First off, thanks so much for all of your sweet comments and encouragement about my fireplace surround makeover! I am beyond thrilled with the transformation! Here's a shot of the area now with the furniture back in place:
My dad stopped by last weekend to deliver my nearly complete mantle for the basement family room (it is looking so good! I can't wait to show you!) and he was all ready to tear into me about what a dumb idea it was to spray paint something so large at all any less in the house- I mean what was I thinking and i was really going to be sorry when the paint dripped all over and paint flecks flew all over the house.... and on... and on...
And then it happened. He saw the project in question and gave it a good once over while looking for something, anything to fuel a big 'I-told-you-so', but he couldn't find a thing wrong with it! And he really tried! Finally he had to give up and admit that he was impressed!
If you've ever met my dad, you'd know what a big deal this was to me. My dad is an awesome father, but he's an engineer which means he's all about being precise.
It's probably not a great idea to spray paint indoors (I wouldn't have done it if I had found a paint with a similar texture in a brush-on) but if you're nuts enough to try it anyway, here are my tips for getting a finish that will pass muster with the pickiest engineer around:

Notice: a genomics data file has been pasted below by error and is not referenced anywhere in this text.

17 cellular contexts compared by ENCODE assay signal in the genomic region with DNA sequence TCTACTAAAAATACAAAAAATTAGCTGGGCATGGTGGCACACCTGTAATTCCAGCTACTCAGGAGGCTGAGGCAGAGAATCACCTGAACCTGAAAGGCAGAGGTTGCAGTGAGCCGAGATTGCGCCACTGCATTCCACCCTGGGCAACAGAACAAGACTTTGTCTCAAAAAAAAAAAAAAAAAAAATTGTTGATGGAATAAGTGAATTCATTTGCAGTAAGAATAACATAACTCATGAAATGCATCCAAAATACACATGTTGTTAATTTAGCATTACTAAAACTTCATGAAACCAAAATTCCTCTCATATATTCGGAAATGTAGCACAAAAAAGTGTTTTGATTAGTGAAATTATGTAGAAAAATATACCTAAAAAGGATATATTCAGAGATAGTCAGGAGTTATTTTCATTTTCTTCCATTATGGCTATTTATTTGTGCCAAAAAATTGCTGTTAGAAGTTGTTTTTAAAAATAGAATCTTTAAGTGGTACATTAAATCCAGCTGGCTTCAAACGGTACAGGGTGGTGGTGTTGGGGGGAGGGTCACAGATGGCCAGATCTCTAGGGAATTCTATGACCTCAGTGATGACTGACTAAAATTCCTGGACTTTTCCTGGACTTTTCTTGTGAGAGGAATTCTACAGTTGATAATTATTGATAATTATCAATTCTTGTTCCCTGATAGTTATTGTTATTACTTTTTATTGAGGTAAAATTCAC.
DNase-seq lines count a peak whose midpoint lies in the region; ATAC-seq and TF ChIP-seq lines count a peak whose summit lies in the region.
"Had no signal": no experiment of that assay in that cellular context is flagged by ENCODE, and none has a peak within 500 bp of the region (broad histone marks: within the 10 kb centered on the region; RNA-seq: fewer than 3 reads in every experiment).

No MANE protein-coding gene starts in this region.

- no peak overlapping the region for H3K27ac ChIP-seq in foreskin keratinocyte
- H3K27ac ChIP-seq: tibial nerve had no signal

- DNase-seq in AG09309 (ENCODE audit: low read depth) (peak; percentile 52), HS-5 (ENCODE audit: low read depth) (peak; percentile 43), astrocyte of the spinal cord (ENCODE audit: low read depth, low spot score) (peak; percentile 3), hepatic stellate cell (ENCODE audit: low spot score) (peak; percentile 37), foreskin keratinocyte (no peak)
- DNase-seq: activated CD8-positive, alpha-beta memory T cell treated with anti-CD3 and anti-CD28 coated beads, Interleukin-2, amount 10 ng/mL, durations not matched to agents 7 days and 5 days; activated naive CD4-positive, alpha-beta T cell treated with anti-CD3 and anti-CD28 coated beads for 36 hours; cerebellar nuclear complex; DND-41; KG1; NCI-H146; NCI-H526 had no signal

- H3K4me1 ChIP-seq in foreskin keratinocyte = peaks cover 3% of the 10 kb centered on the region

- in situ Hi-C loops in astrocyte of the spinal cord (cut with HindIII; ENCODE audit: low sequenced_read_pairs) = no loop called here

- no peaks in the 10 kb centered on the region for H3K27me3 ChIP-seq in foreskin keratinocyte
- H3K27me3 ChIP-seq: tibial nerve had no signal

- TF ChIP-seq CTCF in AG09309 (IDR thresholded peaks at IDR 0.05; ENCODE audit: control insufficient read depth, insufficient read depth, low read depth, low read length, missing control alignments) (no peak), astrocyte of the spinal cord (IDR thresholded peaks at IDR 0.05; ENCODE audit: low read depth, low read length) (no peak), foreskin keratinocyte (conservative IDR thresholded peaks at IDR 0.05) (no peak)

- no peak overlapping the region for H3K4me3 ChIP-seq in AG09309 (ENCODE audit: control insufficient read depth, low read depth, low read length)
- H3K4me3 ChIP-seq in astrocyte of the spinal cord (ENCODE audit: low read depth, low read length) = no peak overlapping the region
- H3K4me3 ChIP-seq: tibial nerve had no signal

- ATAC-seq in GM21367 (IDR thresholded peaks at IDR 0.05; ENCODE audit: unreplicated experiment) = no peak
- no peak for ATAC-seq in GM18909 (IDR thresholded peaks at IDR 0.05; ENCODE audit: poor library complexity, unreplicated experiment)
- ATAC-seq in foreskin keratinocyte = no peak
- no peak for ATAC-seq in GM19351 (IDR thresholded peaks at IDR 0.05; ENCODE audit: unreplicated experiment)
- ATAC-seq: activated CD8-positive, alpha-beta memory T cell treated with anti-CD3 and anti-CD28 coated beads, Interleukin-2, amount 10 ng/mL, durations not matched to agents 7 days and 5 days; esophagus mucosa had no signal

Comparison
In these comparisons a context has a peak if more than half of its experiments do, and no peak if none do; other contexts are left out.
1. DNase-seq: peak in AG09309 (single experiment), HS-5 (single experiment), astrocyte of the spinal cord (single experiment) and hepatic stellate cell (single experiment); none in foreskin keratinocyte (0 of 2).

- Don't do this with small children or animals around.
- Tape off carefully and cover a wide margin of floor and wall all the way around whatever you're painting. Seriously, like 8 feet on all sides especially on the floor (spray paint doesn't really seem to travel upward, so you're okay with less coverage on the walls)- my dad told me a story about when he spray painted something indoors roughly 30 years ago and the over spray carried toward the A/C intake vent and landed on the drape hanging next to it. Yuck!
- Open all the windows and doors.
- Wear a mask and try not to inhale the fumes.
- Take frequent breaks to step outside for fresh air.
- Work in 3 foot sections in light coats and let each section dry for a few minutes (you can work on another section in the meantime) before adding another coat.
- Remove the painters tape as soon as you're finished
Okay , now back to my thrifty treasures! Did you notice something new hanging above the fireplace?
Now that the tile is more muted, I decided to hang a piece of art centered on the wall. It really is centered (I've measured several times!) it's just the camera angle making it look lopsided! I'm considering adding some other items (plates, perhaps?) to this wall, but I'm enjoying the uncluttered look for now. Plus, eventually I'll have a new mantle here and I'll be able to perch some taller items on either side of the artwork.
I found this trio of watercolor paintings at an estate sale a few months ago. I purchased it for $3! I didn't look too closely at it at the time. I just thought the colors were nice. When I got home I noticed a tag on the back that read "Rudolph Lesch Fine Arts". I did a little research and found similar single pieces by the same artist listed on ebay for $375 each ( That would make my trio worth roughly $1125!) They haven't sold at that price, and I know things are only worth what someone is willing to pay for them, but I still think I got a pretty great deal!
The artist's name is Charles De Montfort.
Here are some closeups:
This one is entitled "Rue St. Vincent"
This one is a little harder to make out, but I think the title is "HV. V. Hugo"
And here is my other thrifty treasure. A pretty side table found on craigslist for $10. I love the raised lip around the edge of the tabletop and all the pretty carved details.
Love it with a vase of my favorite flowers (ranunculus- so sweet!) on top. Thanks, Mom!